Researchers from University College London recently linked frequent multitasking to smaller grey matter density in the anterior cingulate cortex (ACC), which is the brain region that is involved in empathy and decision-making. However, it is unclear whether having a smaller ACC makes you more likely to multitask, or whether it’s multitasking that causes the ACC to shrink.

But some experts say technology has made us all more skilful at multitasking. Hong Kong researchers report multitaskers are better at multisensory integration, while a 2016 study from Microsoft found our ability to multitask has “improved drastically” since the turn of the millennium.
(Summarized from BBC Earth Magazine (Vol.9 Issue 1), page 33 by Jo Carlowe)

Verdict: Technology may make us more adept multitaskers, but perhaps at a cost
Lord, Give Us Today Our Daily Idea(s)

Is Technology Changing Our Brains #6 Deep Reading vs. Skim, Scan and Click!

When we read, we construct a mental representation of the text in our minds, much as we do when we look at terrain and create a mental map in our heads. But experts warn that we read text on screens differently, preferring to skim, scan and click hyperlinks, rather than ‘deep reading’ in the old-fashioned sense.

Norwegian experts tested the theory by dividing students of comparable reading skills into a paper group and LCD monitor group. In a follow-up reading comprehension test, the group who’d read texts on computers performed a little worse than the traditional readers. And a Swedish study in which volunteers completed a reading test reported similar findings: those who took the test on a computer scored lower, and reported higher stress levels, than those who took the same test on paper.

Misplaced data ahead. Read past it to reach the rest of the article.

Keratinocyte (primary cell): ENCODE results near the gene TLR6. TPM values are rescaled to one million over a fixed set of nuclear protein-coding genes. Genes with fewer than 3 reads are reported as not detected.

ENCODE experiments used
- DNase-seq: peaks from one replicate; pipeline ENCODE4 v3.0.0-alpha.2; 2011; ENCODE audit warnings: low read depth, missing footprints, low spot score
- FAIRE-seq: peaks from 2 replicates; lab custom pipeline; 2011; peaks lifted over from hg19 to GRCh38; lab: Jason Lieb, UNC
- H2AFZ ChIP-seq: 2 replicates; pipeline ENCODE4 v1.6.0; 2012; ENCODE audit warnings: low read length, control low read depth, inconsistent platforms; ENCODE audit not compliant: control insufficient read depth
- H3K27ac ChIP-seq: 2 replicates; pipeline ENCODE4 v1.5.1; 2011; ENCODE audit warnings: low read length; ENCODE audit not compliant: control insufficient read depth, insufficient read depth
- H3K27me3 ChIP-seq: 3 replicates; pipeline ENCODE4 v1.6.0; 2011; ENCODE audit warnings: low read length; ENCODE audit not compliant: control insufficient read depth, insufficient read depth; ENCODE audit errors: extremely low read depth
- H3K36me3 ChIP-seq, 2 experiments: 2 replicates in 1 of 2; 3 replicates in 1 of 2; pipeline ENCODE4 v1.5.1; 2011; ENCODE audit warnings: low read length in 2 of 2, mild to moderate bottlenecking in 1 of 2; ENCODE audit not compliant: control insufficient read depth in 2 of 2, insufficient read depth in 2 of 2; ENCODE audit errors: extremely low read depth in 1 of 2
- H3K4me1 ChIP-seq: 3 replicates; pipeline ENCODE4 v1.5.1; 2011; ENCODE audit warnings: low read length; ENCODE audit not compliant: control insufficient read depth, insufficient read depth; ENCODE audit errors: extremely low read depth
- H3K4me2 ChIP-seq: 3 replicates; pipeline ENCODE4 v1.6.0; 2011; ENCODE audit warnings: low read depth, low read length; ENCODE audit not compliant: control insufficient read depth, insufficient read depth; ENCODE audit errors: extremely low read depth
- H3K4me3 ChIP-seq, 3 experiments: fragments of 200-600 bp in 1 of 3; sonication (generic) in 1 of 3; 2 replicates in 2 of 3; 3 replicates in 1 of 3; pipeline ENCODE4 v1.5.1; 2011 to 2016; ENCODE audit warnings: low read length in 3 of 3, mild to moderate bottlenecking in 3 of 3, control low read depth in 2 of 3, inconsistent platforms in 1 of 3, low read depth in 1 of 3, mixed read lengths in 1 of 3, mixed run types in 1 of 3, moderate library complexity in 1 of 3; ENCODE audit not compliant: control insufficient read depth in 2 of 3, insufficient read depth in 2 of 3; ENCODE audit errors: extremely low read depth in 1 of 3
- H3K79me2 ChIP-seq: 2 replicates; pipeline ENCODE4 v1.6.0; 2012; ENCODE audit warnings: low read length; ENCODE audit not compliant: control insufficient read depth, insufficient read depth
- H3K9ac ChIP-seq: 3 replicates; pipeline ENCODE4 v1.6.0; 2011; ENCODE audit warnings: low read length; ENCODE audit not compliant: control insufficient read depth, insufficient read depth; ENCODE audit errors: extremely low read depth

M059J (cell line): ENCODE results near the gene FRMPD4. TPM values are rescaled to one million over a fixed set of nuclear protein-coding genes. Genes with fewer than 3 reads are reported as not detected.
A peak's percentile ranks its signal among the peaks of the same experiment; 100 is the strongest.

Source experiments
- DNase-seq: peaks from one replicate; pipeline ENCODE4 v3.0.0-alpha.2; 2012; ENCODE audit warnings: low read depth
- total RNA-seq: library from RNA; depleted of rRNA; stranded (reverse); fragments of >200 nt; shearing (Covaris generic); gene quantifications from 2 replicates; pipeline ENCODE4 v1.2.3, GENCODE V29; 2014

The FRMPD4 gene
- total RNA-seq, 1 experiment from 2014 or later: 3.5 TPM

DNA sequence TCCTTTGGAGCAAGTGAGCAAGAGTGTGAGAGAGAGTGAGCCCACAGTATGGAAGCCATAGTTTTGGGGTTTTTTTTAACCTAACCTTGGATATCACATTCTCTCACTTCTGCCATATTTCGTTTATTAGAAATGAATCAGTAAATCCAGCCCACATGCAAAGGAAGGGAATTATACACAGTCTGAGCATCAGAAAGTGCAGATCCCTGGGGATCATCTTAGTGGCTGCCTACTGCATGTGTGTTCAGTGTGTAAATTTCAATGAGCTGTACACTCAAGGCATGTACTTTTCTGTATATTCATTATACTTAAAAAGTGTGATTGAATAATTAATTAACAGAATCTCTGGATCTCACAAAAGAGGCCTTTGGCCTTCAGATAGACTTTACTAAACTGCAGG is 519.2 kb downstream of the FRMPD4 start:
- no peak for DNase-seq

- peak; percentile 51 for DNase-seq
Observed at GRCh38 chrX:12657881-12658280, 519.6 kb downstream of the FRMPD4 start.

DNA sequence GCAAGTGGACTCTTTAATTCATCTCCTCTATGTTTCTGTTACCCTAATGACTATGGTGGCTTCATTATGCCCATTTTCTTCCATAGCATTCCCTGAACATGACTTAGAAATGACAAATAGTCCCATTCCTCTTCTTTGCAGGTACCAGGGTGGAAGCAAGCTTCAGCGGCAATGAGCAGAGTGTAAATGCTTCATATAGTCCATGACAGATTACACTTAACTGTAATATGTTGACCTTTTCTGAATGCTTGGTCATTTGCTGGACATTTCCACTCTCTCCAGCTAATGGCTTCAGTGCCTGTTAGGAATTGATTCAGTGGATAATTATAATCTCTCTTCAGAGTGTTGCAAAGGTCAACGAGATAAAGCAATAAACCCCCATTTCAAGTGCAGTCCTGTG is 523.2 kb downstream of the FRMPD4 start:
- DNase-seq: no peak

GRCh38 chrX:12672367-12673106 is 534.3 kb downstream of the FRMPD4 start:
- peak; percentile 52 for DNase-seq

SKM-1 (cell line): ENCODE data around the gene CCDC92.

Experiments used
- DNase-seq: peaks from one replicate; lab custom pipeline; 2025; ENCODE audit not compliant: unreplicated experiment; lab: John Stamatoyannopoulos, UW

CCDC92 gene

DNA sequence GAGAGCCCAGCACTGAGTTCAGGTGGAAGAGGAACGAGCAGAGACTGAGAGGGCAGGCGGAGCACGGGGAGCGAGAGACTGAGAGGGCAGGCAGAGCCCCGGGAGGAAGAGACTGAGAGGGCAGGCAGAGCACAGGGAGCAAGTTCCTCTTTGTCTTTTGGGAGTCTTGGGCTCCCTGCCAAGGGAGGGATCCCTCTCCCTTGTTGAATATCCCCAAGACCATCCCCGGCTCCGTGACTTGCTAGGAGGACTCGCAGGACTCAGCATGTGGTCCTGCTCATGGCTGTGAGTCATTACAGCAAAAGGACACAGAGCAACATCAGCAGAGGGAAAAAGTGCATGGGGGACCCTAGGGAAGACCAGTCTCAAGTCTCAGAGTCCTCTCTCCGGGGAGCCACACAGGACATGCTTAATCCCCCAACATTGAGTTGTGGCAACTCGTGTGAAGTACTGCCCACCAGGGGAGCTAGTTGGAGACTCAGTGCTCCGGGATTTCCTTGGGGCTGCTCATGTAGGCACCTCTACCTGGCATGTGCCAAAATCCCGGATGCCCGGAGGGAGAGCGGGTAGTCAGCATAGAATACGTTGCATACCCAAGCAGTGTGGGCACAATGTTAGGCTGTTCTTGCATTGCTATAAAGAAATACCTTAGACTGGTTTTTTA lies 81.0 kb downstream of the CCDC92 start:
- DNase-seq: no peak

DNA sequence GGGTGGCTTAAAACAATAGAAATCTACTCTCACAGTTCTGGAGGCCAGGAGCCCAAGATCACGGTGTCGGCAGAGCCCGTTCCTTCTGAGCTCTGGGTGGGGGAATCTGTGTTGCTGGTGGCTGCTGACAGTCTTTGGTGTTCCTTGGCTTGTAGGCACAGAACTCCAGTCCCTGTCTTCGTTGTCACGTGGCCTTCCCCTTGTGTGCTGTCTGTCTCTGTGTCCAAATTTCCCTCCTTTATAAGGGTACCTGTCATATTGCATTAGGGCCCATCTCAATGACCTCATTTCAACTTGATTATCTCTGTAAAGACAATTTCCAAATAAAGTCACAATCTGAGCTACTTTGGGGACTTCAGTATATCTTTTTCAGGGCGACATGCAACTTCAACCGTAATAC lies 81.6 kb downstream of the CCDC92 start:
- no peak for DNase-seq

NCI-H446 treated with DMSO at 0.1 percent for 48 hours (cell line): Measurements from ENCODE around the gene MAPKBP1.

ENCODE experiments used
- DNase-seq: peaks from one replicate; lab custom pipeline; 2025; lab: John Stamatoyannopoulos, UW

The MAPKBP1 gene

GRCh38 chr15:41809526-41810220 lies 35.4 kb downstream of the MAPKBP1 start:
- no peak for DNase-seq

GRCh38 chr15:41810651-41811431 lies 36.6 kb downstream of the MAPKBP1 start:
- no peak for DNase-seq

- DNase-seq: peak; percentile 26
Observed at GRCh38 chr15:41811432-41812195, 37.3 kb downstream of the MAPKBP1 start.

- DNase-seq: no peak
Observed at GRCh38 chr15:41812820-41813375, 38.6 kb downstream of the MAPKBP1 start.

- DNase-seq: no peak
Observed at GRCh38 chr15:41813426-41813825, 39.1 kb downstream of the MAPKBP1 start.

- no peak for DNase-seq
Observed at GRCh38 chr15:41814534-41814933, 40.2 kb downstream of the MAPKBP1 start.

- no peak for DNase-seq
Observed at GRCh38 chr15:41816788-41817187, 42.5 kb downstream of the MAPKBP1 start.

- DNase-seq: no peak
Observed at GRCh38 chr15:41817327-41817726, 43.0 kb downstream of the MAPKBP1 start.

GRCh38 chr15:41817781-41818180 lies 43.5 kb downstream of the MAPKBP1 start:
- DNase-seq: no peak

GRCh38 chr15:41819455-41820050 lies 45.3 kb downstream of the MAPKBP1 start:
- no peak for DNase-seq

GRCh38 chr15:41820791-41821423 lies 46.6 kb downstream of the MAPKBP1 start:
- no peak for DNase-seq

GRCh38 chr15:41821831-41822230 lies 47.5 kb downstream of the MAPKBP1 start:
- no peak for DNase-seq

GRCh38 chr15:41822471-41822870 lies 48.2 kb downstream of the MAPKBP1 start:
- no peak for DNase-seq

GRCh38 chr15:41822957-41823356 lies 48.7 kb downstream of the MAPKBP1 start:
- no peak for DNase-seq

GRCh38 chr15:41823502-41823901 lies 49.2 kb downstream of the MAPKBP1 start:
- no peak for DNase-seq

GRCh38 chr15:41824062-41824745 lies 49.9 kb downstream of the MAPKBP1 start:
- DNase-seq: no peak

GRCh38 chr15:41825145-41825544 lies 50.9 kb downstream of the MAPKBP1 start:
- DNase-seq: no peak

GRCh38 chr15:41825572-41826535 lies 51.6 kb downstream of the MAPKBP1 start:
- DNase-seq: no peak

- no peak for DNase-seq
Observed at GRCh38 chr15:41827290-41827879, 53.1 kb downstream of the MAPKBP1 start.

Prof Ziming Liu, of the School of Information at San Jose State University in California, believes digital screen readers engage in greater use of shortcuts such as browsing for keywords. His research also reveals that screen users are more likely to read a document only once and expand less time on in-depth reading.
(Summarized from BBC Earth Magazine (Vol.9 Issue 1), page 33 by Jo Carlowe)

Verdict: More research needed, but technology may make us less thorough
Lord, Give Us Today Our Daily Idea(s)

Is Technology Changing Our Brains #5 Bedtime and Sleeping Patterns

We now spend more time on our devices than we do sleeping. According to an August 2015 Ofcom survey, we engage in media or communication activities such as texting or gaming, for 8 hours and 41 minutes daily, and sleep for 8 hours and 21 minutes.

Technology keeps us up for two reasons. First, we are stimulated by the content. Second, the LED screen emits blue light, which prevents the brain from producing the sleep hormone melatonin. The blue light is in a bandwidth one sees in everyday sunlight, explains health education expert Dr Aric Sigman. “The blue light from your phone or tablet informs your pineal gland that its morning and it should shut down production of melatonin.”

In the journal Preventive Medicine (2016) researchers found a strong association between social media use and sleep disturbance, and warned of a link between sleep deprivation and depression. Sleep deprivation has also been associated with obesity and poor academic performance.
(Summarized from BBC Earth Magazine (Vol.9 Issue 1), page 32 by Jo Carlowe)

Verdict: Screen use at bedtime will change your sleeping patterns
Lord, Give Us Today Our Daily Idea(s)